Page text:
Wednesday, April 18, 2007


Late Wednesday came news that Cho Seung-Hui sent NBC a package of materials, including a typewritten screed, video clips and digital photos. The package was sent from a post office between Cho's two shooting sprees -- after he killed a woman and an RA in a dorm, but before he killed 30 others in a classroom building.

So far, most of the video aired has Cho speaking quietly, his tone close to regret. But in one snippet Cho's tone is venomous, and he is wearing the clothes he died in. "You forced me into a corner and gave me only one option," he snarls. "The decision was yours. Now you have blood on your hands that will never wash off."

A couple of same-day thoughts:

•Fascinating. Macabre, but much more than that -- you can see the flat affect he displayed in December 2005, behavior that led to a temporary detention order on the shooter. Seeing his deranged mind helps explain the insanity of his last acts.

•We'd like to see it all, but NBC News is engaged in a display of public hand-wringing: what to air? what to keep secret? will publicizing this encourage others like Cho? It's all very nauseating. NBC News isn't supposed to be in the business of suppressing information from the public. You get an exclusive on a big-ass story, you run with it.

Full disclosure of what Cho sent to NBC News should be viewed through the Theodore Kaczynski prism. The New York Times and the Washington Post printed Kaczynski's 35,000-word "manifesto," and his brother recognized the disturbed writing style. The Unabomber was caught. By posting all of the Cho material, NBC would provide a unique opportunity for mass study of a mass murderer.

•Cho is the Charles Whitman of our time. Like Cho, Whitman killed two people, then paused before beginning a bloodier rampage. Like Cho, Whitman left a note, some of it written between killing sprees.

Unlike Cho, Whitman seemed to want to understand why he was becoming a killer. From Whitman's note:
I don't quite understand what it is that compels me to type this letter. Perhaps it is to leave some vague reason for the actions I have recently performed. I don't really understand myself these days. I am supposed to be an average reasonable and intelligent young man. However, lately (I can't recall when it started) I have been a victim of many unusual and irrational thoughts.
From Cho there is only rage, and blame for everyone else:
I didn't have to do it. I could have left. I could have fled. But now I am no longer running ... You have vandalized my heart, raped my soul and torched my conscience. You thought it was one pathetic boy’s life you were extinguishing. Thanks to you, I die like Jesus Christ, to inspire generations of the weak and the defenseless people.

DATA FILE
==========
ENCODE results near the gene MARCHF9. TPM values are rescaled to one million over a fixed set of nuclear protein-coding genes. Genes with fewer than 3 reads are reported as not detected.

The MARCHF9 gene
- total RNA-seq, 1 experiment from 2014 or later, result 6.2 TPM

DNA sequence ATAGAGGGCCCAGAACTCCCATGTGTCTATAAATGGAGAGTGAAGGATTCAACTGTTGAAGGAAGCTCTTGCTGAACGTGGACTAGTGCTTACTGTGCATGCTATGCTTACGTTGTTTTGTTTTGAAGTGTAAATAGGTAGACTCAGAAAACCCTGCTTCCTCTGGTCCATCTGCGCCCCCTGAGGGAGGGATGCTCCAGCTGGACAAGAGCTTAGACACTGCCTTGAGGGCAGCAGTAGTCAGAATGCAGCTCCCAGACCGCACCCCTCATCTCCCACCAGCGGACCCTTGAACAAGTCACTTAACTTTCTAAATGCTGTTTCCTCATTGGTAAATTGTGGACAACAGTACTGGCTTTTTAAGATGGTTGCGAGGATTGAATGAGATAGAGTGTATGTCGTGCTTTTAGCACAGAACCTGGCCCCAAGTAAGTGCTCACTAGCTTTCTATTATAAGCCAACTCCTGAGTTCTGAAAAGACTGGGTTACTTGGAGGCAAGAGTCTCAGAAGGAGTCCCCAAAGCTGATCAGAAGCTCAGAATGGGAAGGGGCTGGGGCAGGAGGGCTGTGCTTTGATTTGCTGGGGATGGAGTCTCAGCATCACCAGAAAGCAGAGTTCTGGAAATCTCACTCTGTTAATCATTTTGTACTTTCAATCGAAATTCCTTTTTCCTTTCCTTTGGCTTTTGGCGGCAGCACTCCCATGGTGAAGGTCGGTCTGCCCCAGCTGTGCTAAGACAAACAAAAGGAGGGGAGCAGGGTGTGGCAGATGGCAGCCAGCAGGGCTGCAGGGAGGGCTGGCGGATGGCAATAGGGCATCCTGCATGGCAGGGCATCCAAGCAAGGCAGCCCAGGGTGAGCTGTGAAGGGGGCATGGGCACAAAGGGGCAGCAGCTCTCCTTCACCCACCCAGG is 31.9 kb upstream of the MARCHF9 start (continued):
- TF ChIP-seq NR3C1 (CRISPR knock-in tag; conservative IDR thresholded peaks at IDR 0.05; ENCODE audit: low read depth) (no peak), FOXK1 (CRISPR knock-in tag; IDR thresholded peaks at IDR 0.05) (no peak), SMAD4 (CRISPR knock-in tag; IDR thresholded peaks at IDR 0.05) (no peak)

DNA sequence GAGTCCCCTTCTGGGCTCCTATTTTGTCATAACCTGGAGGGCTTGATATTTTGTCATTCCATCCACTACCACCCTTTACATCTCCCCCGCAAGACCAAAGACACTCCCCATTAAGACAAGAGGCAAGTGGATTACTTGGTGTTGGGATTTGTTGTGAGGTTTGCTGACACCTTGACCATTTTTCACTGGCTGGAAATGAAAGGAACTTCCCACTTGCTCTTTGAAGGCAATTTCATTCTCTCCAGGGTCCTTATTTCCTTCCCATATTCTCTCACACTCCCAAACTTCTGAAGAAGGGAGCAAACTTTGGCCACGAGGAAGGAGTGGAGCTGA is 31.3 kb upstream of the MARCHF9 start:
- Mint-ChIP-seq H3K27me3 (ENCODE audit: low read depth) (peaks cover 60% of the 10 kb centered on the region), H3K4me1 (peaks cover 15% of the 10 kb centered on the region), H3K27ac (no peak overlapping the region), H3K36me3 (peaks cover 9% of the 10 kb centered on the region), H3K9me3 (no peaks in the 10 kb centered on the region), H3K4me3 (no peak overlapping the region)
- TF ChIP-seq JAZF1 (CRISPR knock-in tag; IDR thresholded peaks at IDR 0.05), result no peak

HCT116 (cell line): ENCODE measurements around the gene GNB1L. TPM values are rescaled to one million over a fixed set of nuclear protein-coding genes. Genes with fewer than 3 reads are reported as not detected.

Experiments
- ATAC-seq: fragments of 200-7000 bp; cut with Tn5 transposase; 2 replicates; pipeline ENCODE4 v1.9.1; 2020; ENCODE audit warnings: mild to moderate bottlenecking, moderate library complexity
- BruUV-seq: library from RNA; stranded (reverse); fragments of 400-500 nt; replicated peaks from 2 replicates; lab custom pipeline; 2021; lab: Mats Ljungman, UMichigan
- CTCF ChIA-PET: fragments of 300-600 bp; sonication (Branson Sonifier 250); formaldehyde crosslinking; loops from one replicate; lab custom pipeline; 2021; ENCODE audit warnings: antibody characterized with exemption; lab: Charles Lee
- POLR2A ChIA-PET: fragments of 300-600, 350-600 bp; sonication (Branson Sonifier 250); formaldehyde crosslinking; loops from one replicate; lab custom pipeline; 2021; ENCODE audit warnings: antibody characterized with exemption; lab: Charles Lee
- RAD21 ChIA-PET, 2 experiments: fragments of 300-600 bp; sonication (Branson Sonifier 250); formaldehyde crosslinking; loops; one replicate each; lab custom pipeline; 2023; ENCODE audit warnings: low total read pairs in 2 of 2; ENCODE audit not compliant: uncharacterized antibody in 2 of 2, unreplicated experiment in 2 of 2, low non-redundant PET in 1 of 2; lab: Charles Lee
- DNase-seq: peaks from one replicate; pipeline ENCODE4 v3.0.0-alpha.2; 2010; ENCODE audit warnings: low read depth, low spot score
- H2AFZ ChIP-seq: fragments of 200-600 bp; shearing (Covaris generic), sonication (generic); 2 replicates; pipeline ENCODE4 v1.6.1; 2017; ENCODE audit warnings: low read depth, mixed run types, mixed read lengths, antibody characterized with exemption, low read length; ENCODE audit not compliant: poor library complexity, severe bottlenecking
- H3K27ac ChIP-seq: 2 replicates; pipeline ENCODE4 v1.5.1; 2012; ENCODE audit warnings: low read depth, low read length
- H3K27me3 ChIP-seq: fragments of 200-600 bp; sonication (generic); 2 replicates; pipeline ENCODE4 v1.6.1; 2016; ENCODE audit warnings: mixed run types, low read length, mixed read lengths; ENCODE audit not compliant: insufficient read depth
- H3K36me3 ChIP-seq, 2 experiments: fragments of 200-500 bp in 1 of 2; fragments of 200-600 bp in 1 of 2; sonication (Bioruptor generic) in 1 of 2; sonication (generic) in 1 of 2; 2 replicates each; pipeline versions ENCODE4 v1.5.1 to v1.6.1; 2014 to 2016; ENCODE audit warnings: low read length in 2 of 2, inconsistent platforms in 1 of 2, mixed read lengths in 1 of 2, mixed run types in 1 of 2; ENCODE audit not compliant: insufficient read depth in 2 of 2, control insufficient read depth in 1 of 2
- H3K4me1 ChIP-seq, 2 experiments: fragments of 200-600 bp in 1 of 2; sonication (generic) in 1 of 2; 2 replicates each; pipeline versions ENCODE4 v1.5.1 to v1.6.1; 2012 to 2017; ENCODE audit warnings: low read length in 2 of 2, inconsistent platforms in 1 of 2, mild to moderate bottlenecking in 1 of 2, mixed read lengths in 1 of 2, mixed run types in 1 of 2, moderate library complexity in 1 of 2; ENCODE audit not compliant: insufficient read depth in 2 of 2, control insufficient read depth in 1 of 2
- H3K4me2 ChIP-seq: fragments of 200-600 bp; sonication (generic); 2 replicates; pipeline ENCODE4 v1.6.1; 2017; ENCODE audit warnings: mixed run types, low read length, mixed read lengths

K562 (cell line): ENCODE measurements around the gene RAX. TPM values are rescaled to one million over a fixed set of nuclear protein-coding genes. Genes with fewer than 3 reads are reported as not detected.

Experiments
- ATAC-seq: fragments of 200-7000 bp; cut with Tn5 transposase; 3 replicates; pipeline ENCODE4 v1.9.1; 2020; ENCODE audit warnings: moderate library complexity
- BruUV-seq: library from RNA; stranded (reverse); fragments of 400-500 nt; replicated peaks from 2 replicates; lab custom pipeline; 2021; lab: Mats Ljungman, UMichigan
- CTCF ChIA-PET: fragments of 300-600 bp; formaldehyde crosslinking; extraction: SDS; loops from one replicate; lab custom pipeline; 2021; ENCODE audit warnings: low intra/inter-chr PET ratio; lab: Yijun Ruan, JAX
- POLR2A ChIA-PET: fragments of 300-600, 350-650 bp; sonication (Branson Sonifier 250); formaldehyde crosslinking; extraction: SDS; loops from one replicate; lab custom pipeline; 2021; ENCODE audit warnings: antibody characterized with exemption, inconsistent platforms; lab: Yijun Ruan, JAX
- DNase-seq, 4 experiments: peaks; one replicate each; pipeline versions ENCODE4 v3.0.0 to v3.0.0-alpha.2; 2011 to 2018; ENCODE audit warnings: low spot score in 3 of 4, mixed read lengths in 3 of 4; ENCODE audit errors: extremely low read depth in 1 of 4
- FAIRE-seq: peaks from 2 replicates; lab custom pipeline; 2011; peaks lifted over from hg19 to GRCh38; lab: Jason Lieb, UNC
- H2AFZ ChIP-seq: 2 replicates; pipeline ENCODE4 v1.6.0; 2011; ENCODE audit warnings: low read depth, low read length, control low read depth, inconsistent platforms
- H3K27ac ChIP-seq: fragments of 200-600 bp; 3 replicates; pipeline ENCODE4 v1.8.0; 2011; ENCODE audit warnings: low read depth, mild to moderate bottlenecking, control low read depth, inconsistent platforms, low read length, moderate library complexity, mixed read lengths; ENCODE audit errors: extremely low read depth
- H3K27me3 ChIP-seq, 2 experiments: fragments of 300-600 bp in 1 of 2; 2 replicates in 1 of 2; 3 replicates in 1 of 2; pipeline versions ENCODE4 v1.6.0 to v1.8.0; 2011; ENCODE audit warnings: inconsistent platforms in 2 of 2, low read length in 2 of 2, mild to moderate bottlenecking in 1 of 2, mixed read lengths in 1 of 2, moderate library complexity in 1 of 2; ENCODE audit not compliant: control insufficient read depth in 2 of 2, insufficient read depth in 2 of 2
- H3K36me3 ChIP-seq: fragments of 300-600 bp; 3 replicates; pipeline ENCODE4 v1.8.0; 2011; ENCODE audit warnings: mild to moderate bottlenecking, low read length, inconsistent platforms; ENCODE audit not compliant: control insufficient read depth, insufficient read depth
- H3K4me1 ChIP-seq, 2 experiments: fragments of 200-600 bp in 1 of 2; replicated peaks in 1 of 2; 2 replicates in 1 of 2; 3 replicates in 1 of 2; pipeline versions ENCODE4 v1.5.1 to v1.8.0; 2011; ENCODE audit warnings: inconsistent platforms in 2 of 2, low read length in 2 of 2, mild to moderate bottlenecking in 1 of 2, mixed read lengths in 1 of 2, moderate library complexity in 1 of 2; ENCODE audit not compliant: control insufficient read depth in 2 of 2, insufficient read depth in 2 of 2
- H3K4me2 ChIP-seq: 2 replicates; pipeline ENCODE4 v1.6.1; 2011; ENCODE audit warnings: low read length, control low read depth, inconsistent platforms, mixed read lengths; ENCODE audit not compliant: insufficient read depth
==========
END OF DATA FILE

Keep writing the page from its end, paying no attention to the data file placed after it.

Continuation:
His suitemates say Cho rarely spoke. He knew enough to keep the madness inside.


Anonymous said...

If NBC really wanted to "do the right thing" without trying to capitalize on the tragedy of others, they wouldn't have slapped the NBC NEWS logo on every stinking image!

Amy said...

I read an article quoting one of Cho's English professors today saying he made repeated attempts to get Cho to talk and come out of his shell, as did some of Cho's classmates. The prof posited that he had trouble speaking and found writing to be his sole means of communication. Another eerie but fascinating fact about Cho.

Ken said...

After seeing that Cho has become a national "celebrity" on NBC who will be the next deranged person to try and better his record?

Anonymous said...

One thing out of this is that we find that the government is collecting presription drug records on all americans and using it for law enforcement. Check out the story:

Anonymous said...

It took them longer to fire Imus.

Anonymous said...

Indeed, NBC had an exclusive on a "big-ass story," as you so sophisticatedly put it, and indeed, they ran with it. And overwhelmingly, in the eyes of those who survived in Blacksburg, it seems NBC is now viewed as a Big Ass itself. I can't say that I disagree with that view.

NBC could have taken a higher road of editorial discretion, and instead they chose to ride the middle, feigning it as the outcome of an anguished internal debate. In the end, it still amounted to pandering to morbid curiosity of the masses. Had the network not run any of Cho's "package," we all know that eventually it would have been accessible to those for whom serious study of psycopathic individuals is legitimate.

E said...

I completely disagree with your assertion NBC should show all the footage. They should show none of it. The message they have sent so far is "Kill a bunch of people and mail us a tape. We'll get your message out!"

That's a terrible message to be sending. Too much focus is on the loser who killed a bunch of people; not enough is on the victims. Maybe if we don't make the evil guy the centerpiece of the story, being evil won't seem so alluring.